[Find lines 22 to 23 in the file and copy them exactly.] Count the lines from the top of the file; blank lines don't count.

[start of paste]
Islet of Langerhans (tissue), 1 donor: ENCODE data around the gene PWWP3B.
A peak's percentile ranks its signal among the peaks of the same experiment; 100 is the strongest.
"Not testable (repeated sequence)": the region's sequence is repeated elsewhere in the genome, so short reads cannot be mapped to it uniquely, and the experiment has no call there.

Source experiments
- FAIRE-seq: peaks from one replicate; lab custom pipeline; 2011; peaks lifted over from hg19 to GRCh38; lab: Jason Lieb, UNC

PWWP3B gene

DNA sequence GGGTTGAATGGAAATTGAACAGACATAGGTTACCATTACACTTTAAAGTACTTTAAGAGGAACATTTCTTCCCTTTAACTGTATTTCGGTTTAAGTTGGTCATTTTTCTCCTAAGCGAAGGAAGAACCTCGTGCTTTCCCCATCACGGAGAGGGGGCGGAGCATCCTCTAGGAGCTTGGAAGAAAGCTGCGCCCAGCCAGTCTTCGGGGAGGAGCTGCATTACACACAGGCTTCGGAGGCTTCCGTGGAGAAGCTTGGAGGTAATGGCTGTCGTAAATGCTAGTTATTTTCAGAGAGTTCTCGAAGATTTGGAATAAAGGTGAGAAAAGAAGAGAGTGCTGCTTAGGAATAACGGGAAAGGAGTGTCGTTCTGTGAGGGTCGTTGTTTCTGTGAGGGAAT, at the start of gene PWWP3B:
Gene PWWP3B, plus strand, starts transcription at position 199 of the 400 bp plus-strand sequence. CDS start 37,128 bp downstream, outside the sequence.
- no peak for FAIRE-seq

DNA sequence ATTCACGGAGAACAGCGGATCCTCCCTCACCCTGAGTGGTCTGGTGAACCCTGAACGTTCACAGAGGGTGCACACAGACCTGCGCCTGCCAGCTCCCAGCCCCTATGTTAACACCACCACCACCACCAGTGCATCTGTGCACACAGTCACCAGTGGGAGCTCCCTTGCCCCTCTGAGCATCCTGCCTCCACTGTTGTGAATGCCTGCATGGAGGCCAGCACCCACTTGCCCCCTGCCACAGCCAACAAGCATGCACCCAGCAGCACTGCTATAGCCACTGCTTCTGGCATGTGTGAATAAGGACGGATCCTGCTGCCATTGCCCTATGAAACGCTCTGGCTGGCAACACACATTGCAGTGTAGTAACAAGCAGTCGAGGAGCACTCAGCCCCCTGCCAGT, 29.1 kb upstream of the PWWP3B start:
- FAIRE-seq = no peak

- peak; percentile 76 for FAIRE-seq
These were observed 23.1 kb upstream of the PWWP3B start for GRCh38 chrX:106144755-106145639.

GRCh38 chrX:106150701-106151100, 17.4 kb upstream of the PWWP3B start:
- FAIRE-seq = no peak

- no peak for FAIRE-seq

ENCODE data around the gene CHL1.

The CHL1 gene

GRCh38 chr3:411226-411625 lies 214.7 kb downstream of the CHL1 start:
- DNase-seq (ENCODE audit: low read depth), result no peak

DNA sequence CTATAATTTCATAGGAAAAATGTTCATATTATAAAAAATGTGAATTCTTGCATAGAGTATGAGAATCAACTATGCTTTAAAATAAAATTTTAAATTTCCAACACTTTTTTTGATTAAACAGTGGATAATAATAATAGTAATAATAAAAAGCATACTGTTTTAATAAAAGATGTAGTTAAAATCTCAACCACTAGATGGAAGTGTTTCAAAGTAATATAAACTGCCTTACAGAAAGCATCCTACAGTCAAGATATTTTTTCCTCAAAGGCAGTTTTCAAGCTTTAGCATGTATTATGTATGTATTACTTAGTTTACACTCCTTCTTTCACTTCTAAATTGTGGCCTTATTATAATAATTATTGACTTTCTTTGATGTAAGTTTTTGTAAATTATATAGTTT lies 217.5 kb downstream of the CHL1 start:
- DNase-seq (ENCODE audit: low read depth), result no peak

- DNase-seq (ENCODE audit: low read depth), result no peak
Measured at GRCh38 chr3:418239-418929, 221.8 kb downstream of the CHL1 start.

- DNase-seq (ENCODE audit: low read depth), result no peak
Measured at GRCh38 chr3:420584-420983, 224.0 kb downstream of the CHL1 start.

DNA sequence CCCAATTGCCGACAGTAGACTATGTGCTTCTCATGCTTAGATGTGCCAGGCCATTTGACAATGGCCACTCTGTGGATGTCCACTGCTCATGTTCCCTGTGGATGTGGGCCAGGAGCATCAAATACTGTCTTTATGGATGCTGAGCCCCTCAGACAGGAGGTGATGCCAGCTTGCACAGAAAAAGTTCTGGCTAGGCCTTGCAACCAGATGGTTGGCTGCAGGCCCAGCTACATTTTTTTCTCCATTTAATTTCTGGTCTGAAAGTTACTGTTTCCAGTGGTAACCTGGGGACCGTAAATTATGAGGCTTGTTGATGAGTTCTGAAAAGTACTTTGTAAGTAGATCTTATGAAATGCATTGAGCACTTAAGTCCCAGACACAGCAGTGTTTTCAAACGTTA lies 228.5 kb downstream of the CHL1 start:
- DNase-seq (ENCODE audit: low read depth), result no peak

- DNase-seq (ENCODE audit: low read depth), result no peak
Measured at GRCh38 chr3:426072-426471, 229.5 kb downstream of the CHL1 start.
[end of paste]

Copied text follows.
- DNase-seq (ENCODE audit: low read depth), result no peak

- DNase-seq (ENCODE audit: low read depth), result no peak